Mail was an incredible morale booster for troops on the Western Front, and a critical lifeline to the world they left behind.
Writing to soldiers was seen as a patriotic duty by many Australians, including Miss Phyllis Lynch who took her commitment to heart. Over the course of the war, she corresponded with 15 soldiers including relatives, friends, acquaintances and strangers—and she received 200 letters in return. These letters are now in a collection held by the Australian War Memorial.
These letters, postcards and even telegrams charted the stories and feelings of soldiers, in some cases over three years—sharing their hopes, fears, and dreams of returning to Australia.
Details of the soldiers are sketchy, in many cases with them just referred to by their first names, like Len, who wrote on December 23, 1916:
“Dear Phyll, just to wish you a Merry Christmas and a Happy New Year. It’s a bit late in the day, but I couldn’t get a card before. My foot is nearly right … will be back with the boys again soon.”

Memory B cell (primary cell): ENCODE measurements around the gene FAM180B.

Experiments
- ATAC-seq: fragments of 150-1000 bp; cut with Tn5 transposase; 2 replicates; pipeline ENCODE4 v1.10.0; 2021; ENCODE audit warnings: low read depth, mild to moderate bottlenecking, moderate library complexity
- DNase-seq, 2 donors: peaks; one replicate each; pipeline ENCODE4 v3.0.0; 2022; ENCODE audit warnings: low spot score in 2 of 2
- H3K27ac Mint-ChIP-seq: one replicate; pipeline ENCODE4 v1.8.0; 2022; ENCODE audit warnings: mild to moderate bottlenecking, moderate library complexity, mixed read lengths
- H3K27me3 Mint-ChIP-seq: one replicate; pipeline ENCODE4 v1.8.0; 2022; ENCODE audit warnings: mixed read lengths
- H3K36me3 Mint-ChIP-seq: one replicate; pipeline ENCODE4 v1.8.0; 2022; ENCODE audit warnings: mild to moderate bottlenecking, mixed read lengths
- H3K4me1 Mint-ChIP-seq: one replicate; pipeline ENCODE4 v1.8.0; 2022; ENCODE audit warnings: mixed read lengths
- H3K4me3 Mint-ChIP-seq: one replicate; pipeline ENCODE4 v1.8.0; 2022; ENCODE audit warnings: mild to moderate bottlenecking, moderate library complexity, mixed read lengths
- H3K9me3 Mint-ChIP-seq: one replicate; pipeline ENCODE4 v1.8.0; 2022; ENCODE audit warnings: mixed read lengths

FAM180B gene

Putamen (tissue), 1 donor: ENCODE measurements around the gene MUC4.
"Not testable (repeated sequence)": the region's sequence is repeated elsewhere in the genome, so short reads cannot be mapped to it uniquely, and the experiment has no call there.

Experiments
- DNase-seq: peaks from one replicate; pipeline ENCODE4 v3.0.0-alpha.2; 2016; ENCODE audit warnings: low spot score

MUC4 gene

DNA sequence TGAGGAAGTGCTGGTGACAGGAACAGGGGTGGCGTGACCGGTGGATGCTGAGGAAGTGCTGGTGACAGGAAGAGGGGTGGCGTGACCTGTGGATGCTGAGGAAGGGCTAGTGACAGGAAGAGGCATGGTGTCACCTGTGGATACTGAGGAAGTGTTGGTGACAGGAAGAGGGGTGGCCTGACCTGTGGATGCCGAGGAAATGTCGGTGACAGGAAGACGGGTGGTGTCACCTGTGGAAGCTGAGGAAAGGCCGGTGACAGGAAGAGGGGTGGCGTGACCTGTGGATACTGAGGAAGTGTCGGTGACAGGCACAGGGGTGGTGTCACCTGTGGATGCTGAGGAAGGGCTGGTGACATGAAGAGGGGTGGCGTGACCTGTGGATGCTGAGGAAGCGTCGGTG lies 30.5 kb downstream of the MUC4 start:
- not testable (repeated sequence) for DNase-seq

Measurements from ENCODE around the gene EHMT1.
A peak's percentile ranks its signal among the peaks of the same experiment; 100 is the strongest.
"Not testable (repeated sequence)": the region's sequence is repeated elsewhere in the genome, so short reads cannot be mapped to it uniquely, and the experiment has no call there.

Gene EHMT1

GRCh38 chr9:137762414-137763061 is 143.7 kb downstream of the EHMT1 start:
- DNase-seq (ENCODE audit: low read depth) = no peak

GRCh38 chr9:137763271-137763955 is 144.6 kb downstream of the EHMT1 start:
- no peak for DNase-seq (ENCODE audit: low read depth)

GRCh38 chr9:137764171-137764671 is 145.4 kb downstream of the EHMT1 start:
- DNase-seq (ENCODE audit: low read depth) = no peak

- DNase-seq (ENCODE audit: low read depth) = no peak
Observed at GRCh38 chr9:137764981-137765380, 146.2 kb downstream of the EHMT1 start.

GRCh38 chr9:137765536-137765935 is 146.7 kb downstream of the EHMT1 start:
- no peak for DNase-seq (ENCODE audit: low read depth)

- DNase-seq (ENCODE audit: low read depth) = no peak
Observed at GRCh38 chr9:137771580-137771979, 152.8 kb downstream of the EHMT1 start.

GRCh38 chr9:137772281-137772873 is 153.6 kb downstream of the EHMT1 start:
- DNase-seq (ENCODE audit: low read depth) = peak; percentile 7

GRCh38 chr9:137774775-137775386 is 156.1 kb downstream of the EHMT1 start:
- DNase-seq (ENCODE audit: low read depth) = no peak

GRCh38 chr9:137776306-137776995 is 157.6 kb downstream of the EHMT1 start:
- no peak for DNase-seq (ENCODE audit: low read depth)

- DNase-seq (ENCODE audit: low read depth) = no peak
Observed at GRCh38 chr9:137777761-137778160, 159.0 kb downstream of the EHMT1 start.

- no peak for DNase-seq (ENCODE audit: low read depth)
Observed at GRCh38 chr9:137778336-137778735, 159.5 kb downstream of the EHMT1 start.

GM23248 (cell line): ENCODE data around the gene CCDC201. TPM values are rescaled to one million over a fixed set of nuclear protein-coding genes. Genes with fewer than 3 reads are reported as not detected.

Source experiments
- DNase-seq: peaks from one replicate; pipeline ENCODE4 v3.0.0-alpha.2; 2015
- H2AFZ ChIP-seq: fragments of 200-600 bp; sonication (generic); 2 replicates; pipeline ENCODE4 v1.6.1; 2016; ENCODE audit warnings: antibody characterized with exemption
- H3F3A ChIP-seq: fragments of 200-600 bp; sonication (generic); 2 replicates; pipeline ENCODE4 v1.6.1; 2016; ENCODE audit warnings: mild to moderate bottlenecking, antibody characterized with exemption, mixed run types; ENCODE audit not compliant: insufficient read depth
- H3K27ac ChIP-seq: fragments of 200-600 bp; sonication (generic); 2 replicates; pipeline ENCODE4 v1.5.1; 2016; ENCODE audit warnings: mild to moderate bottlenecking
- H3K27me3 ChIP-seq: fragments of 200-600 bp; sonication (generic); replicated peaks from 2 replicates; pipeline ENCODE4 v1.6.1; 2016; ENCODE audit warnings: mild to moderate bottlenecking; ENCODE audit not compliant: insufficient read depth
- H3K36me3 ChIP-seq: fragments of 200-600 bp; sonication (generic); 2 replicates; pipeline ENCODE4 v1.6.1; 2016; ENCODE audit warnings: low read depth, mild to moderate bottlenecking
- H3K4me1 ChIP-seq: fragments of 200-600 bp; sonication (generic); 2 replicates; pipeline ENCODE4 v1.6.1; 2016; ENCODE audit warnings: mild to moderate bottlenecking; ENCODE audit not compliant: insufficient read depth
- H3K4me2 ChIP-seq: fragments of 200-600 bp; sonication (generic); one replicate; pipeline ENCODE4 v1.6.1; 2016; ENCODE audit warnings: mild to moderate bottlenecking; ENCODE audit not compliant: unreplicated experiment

Her cousin Sam also wrote from a London hospital:
“…Hospital, well it sounds terrible to you at home, but I assure you it’s the best place I’ve been for nearly two years.”
And to put that into some perspective, George Davey, gave an insight into frontline conditions in his letter, using ‘Fritz’ to refer to German troops:
“I have not had a shave or wash for about 10 days. I could hardly walk and Fritz had been putting as much mud on me as he could with his wiz-bangs.”
It was the familiarity of the correspondence that probably gave the men the greatest boost, as they read their letters or penned their replies.
“Fred” from “Somewhere in France” (due to military censorship) wrote in April 1917:
“So you think I’m getting fat according to the snap I sent you”.
Details of Miss Lynch’s life after the First World War are not complete, but the collection of letters sent to her and now held by the Australian War Memorial are a moving legacy for future generations.
This collection is a time capsule that paints a vivid picture of men at war, and importantly, presents a snapshot of the Australian character at a significant moment in a young nation’s history.